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INSURANCE CRUNCH : For Homeowners, Persistence Is Best Policy : Californians are finding it harder to insure homes since Northridge quake.


Claudia and Flip Banando's 72-year-old Craftsman bungalow in Monrovia has been hit hard by earthquakes. In the past decade, quakes have twice destroyed their chimney, once sent a patio wall flying, knocked an attic beam askew and even nudged the house slightly off its foundation.

After the 1991 Sierra Madre quake, centered only a few miles away, caused $40,000 worth of damage to their house, Claudia Banando recalled how relieved they were that they had earthquake insurance.

But last year, when they were notified by their insurance carrier, 20th Century Insurance Co., that their policy would not be renewed, the Banandos had no idea that obtaining another homeowner's insurance policy, let alone earthquake coverage, would be a months-long ordeal.

Homeowners insurance--which used to be plentiful--is getting scarcer and scarcer in California. Before the 1994 Northridge earthquake, a consumer could shop around, compare prices and get the best homeowners coverage for the dollar. Earthquake coverage was readily available for an additional fee.

But since the Northridge quake, the California insurance market has been on shaky ground. Nine of the top 10 homeowners insurance carriers have left California or stopped writing new business here since the Northridge quake resulted in $10.4 billion in insurance claims.

The difficulty in getting homeowner's insurance has meant headaches--but not serious trouble, so far--for the state's real estate industry.

"If the real estate market was grinding to a halt, we'd hear about it right away," said Richard Wiebe, a deputy to Insurance Commissioner Charles Quackenbush. Although he does not believe it is a crisis, the newly elected commissioner is making the insurance problem one of his top priorities, Wiebe said.

The reason so many companies have put a moratorium on selling new homeowners insurance boils down to their reluctance to sell earthquake insurance. Insurance companies say that the peril of quakes--unpredictable and devastating as they can be--is simply no longer an insurable risk at current prices.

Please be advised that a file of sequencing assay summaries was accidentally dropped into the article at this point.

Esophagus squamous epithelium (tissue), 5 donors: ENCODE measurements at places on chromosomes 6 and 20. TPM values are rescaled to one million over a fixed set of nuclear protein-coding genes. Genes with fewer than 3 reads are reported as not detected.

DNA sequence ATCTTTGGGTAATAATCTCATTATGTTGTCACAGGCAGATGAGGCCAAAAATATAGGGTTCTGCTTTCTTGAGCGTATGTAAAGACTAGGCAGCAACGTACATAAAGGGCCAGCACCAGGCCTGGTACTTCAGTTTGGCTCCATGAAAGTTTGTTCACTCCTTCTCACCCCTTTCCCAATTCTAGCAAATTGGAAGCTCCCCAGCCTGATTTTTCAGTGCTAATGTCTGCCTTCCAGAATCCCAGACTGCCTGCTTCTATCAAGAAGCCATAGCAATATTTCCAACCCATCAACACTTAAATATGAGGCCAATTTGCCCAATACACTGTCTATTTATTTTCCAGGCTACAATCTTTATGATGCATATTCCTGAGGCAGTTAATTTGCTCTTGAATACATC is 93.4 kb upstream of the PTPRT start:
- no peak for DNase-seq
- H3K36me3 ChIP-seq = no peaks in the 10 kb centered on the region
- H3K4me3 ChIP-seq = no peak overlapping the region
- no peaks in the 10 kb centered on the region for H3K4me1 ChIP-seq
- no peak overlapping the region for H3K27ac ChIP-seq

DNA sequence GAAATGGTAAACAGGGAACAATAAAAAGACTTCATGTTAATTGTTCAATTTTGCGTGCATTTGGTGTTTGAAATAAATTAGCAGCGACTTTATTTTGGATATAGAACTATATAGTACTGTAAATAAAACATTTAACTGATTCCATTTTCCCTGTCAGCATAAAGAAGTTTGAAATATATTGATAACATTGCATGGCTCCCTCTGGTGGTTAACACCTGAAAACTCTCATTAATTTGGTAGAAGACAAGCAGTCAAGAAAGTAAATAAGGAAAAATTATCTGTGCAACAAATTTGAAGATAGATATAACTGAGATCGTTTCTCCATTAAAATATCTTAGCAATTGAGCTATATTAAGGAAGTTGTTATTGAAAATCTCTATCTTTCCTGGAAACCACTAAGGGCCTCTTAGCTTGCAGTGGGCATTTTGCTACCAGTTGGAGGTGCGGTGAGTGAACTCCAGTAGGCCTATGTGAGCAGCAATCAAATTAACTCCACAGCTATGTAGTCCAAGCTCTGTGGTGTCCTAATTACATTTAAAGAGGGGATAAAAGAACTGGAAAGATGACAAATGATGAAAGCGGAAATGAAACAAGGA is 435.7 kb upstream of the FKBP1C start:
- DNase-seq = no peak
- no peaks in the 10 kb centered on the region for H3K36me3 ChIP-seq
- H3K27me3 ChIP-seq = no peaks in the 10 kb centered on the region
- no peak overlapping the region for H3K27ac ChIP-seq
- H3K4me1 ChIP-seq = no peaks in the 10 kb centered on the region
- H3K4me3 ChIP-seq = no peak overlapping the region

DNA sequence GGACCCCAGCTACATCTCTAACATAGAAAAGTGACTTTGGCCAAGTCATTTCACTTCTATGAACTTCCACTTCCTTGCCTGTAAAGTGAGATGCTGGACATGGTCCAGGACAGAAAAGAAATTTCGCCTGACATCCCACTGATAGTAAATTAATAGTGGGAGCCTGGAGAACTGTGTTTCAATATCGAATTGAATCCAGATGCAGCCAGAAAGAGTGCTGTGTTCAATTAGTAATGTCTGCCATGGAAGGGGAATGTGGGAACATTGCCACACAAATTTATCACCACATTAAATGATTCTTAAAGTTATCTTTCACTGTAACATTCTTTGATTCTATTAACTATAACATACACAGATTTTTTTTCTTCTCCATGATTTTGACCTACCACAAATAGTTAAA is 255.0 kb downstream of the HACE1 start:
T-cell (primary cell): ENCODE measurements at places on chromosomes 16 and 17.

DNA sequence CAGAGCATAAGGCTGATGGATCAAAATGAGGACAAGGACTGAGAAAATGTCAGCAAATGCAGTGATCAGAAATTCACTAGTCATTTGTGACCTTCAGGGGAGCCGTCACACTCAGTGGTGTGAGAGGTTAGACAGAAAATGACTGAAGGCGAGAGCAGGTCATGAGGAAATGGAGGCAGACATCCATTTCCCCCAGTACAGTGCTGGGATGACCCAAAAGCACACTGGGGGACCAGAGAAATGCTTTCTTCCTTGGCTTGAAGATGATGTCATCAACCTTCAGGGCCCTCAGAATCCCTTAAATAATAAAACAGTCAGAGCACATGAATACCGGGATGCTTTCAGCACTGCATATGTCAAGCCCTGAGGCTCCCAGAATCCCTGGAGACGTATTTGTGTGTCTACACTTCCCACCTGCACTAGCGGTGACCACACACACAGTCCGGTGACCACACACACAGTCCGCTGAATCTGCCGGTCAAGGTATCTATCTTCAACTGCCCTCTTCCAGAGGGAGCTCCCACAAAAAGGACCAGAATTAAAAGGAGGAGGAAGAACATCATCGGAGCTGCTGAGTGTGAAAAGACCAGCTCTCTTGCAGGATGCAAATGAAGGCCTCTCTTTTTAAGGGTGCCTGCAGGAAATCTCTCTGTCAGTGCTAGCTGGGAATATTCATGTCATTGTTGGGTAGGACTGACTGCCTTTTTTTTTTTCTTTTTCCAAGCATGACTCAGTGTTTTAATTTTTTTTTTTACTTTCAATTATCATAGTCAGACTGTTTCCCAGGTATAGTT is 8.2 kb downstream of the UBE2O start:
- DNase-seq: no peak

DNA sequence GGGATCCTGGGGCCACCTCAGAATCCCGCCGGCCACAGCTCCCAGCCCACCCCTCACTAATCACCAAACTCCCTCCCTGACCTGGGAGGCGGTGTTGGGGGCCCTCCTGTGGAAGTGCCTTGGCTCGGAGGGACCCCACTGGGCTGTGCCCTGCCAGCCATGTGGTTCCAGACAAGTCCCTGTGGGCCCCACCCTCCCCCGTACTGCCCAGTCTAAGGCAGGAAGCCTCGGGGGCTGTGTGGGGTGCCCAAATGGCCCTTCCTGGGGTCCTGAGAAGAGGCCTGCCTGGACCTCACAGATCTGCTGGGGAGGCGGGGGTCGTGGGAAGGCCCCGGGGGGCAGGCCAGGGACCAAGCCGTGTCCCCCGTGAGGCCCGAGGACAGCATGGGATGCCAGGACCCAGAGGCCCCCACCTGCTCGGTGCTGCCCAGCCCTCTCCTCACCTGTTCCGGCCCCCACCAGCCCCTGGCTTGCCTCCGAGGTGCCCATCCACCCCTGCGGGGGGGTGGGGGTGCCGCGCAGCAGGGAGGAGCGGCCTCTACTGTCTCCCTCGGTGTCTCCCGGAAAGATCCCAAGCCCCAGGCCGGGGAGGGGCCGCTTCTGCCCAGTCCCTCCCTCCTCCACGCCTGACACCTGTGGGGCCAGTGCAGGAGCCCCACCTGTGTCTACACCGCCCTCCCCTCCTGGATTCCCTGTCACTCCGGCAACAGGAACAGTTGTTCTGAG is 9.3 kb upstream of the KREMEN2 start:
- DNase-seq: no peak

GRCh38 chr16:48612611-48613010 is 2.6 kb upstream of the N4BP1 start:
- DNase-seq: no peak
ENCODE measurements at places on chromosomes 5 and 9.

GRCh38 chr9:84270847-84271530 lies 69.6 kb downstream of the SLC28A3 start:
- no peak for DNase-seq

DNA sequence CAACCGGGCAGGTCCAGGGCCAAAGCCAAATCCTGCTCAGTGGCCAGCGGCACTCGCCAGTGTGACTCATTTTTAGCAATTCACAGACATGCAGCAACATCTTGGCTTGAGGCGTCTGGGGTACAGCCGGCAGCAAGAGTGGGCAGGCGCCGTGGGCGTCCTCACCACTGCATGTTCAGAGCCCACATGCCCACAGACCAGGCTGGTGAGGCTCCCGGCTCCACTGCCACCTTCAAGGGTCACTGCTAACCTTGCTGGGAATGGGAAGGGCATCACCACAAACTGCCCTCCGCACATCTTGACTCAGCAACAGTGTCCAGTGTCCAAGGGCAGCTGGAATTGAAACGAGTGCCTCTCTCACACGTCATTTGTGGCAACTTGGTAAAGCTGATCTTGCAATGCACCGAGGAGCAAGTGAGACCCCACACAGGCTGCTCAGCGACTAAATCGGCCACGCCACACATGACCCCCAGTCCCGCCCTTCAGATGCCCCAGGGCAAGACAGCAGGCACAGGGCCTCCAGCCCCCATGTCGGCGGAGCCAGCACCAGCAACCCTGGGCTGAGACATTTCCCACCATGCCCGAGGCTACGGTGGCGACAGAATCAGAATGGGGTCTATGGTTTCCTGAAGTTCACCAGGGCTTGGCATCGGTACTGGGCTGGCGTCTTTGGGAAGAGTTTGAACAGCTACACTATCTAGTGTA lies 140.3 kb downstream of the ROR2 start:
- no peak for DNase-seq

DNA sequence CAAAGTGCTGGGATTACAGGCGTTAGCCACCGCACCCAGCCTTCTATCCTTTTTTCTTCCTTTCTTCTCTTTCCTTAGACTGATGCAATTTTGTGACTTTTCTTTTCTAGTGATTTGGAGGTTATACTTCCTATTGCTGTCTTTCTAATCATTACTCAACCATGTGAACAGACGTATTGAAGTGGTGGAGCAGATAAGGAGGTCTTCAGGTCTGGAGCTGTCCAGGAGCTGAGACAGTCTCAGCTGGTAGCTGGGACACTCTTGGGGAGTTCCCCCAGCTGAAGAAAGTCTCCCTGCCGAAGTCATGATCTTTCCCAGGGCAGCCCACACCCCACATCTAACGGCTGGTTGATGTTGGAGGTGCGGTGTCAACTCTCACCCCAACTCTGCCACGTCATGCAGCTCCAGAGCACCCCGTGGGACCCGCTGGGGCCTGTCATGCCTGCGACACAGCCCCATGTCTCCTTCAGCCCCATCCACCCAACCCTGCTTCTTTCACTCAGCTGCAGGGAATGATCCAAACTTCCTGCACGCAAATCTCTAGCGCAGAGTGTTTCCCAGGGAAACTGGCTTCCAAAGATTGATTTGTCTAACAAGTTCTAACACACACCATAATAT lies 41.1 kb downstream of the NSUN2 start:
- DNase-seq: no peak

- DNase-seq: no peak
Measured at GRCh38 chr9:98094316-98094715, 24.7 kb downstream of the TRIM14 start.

And since, by state law, companies that sell homeowners insurance must also offer earthquake coverage, the companies have chosen not to sell any more insurance at all.

For home buyers, who must almost always secure insurance before a lender will fund their mortgages, the search for an insurer has become a top priority--and a bigger expense--over the past year.

"I've experienced a great deal of difficulty placing insurance," said Phil Jones, the broker-owner of Prudential California Realty of Long Beach. "The outlets we work with take longer to approve insurance and the policies are more expensive."

Jones said he has talked to some homeowners who have decided not to report losses from burglaries or water damage for fear of losing their coverage. "They've been told by their carrier that one more claim would cause them to lose their policy. The likelihood of getting coverage in this market--especially with a cancellation on their records--is tough," he said.

Bernard Priceman, a realtor with the Jon Douglas Co. in Encino, said that securing homeowners insurance used to be a low priority, frequently left up to the last minute. Not any more.

"The minute an escrow opens, I begin to bombard my buyer with the request to find insurance and then to secure it," he said. "It's become something you have to be aware of. If you don't go into escrow with your eyes wide open, you won't be able to close your escrow on time. You'll be able to close, but you'll probably be delayed."

It took the Banandos several months to find an insurer last year, partially because they were not alerted to the insurance shortage and took their time looking for a new insurance agency.

"Our insurance payment always fell at a terrible time of the year, financially. We wanted to wait a month or two so the payment would come due at a better time of year for us," Claudia said. "Then, of course, we also waited until the last minute to look into it" because of simple procrastination, she said.

But when she did get out the telephone book and start calling insurance agencies, Claudia quickly found out that it was not going to be easy to find a new insurer.

"I must have made 10 phone calls and most of them would not even talk to me. They just said they weren't taking anyone new and then hung up. Only two or three of them even asked follow-up questions. The first one always was, 'When was your house built?' As soon as they heard me say '1923,' they did not want anything to do with us. They said they did not want any houses built before 1945."

Because she is a 30-year member of the Automobile Assn. of America, Claudia found she could get homeowners insurance with that agency. But they demanded to know details about her house that she was not aware of, including whether it had been rewired electrically, what kinds of plumbing renovation had been done and if there was a new roof on it.

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